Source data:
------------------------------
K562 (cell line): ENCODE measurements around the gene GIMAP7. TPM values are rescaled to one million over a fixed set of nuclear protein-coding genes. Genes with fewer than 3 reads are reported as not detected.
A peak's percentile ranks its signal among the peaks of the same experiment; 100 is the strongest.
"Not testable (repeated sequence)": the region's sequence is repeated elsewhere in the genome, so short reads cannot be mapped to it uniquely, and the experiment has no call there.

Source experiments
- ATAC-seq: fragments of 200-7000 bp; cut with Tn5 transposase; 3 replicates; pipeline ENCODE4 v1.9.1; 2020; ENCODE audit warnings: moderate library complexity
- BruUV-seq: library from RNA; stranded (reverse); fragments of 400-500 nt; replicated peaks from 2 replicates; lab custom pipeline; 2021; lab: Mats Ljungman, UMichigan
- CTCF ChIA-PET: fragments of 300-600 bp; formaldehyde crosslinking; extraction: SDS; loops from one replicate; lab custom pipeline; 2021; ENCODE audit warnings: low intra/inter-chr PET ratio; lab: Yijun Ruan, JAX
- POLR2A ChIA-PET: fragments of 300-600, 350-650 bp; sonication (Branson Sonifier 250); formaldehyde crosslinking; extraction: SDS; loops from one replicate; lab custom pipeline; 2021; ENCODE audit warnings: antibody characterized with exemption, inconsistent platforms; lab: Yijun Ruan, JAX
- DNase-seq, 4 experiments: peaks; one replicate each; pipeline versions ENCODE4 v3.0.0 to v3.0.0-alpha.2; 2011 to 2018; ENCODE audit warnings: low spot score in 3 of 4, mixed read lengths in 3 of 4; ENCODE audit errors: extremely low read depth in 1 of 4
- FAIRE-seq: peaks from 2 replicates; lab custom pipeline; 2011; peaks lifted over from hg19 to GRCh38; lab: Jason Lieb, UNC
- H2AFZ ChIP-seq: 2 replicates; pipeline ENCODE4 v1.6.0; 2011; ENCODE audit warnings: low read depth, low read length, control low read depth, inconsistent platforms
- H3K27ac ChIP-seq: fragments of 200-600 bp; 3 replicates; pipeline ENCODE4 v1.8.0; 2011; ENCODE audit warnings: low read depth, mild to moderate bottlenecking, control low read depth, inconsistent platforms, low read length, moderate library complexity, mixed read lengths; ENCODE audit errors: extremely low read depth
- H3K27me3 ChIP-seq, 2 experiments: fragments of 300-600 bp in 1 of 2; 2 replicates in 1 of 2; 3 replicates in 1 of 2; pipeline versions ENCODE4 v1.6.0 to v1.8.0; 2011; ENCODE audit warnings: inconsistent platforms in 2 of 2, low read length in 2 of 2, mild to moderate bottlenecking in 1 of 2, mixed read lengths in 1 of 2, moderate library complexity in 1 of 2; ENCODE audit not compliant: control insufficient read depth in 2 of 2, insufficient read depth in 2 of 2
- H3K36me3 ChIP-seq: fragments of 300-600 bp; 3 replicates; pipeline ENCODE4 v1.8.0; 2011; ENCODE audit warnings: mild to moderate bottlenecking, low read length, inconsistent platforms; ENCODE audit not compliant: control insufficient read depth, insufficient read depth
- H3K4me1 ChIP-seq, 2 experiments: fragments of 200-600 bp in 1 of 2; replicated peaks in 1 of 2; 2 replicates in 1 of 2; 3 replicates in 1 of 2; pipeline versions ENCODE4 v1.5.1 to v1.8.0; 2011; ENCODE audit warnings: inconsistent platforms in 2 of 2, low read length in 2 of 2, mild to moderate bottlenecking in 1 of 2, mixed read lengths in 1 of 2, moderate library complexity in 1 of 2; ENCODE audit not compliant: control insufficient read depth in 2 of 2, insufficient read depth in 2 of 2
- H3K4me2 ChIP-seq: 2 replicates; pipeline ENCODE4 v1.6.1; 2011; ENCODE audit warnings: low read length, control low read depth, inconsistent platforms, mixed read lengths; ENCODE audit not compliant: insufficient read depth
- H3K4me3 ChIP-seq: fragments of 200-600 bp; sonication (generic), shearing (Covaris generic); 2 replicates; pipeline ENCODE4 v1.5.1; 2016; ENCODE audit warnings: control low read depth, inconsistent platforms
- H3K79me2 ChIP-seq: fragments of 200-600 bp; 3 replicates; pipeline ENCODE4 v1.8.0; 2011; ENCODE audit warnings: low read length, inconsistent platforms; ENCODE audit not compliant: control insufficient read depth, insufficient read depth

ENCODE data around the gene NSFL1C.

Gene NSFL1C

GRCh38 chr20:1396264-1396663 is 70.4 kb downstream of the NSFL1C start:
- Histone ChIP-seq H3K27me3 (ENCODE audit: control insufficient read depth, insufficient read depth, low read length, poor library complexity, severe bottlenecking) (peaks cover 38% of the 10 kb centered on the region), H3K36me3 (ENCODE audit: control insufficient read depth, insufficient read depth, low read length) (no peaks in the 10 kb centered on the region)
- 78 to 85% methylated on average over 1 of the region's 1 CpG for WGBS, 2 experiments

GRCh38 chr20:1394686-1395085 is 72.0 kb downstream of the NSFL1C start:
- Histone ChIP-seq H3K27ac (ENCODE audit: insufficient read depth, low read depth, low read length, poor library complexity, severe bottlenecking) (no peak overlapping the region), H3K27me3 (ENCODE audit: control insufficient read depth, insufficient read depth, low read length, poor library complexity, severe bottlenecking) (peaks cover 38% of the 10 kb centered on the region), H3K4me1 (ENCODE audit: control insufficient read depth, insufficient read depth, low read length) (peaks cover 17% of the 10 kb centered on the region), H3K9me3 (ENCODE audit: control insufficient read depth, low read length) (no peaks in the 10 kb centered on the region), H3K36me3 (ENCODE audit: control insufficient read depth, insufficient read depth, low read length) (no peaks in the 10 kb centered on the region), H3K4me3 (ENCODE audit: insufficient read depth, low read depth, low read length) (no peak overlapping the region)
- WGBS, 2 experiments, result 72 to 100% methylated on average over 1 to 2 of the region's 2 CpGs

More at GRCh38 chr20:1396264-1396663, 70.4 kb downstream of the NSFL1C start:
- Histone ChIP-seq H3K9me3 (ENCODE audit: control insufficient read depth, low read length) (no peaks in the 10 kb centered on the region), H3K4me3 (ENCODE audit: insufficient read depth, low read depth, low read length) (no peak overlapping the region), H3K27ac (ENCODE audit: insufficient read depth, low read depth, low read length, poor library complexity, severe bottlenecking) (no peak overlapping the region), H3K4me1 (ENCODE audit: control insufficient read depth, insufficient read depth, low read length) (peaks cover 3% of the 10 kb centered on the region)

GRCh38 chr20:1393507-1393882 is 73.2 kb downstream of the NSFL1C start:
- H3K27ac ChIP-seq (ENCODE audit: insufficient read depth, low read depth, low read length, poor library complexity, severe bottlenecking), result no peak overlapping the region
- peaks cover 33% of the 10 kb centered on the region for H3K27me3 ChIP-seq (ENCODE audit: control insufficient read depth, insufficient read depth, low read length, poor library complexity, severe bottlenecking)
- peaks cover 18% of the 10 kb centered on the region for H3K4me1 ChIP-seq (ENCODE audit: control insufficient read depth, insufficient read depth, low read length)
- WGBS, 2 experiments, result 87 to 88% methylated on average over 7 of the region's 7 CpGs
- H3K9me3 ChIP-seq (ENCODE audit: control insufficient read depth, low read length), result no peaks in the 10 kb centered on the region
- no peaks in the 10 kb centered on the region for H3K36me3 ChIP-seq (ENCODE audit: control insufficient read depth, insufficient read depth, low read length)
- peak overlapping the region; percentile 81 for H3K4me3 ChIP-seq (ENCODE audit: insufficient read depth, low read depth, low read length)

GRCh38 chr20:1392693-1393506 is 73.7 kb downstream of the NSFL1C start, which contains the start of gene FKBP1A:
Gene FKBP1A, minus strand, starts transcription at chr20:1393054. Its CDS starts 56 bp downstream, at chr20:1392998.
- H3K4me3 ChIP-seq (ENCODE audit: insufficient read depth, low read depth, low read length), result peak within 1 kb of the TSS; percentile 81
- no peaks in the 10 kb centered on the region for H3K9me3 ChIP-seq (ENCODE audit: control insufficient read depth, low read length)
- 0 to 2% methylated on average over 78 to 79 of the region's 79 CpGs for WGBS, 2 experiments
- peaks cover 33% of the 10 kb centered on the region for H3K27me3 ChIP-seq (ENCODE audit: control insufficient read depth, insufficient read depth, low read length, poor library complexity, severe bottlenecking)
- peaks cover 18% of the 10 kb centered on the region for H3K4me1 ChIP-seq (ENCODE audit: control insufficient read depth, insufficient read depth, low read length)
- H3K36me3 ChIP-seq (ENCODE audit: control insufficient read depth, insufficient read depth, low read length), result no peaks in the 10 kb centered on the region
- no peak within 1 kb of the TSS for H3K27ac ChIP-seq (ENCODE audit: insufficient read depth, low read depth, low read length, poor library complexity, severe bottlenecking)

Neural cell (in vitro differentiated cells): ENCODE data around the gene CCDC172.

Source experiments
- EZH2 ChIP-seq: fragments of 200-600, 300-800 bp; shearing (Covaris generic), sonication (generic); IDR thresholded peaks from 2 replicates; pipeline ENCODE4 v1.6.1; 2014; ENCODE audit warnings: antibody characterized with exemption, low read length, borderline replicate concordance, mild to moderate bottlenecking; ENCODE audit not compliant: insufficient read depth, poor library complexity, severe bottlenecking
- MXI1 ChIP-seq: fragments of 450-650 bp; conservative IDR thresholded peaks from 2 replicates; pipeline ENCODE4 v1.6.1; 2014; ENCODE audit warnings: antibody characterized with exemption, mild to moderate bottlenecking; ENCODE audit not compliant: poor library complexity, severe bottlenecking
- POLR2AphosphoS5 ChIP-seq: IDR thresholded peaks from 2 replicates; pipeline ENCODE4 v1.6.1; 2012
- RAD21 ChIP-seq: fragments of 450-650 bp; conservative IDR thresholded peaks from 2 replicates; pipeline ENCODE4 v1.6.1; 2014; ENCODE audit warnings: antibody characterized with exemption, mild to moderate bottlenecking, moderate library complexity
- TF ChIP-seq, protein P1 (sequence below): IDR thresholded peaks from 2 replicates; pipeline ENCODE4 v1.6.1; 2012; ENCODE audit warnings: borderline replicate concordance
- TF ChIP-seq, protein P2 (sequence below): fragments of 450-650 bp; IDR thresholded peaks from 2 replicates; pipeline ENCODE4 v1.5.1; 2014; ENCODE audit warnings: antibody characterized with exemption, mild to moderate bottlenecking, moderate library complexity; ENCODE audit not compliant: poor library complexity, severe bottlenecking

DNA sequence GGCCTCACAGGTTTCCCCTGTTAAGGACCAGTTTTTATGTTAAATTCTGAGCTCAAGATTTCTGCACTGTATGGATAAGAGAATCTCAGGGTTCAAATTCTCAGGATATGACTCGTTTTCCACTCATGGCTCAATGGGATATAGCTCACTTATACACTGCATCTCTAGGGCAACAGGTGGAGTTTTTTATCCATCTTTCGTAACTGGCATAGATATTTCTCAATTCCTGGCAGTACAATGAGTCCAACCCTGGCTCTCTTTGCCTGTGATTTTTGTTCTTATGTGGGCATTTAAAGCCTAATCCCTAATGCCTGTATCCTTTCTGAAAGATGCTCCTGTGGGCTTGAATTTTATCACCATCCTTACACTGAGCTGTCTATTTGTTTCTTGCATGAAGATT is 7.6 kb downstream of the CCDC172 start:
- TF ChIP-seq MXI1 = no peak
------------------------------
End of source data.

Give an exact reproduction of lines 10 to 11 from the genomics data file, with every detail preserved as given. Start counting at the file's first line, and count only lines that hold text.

- FAIRE-seq: peaks from 2 replicates; lab custom pipeline; 2011; peaks lifted over from hg19 to GRCh38; lab: Jason Lieb, UNC
- H2AFZ ChIP-seq: 2 replicates; pipeline ENCODE4 v1.6.0; 2011; ENCODE audit warnings: low read depth, low read length, control low read depth, inconsistent platforms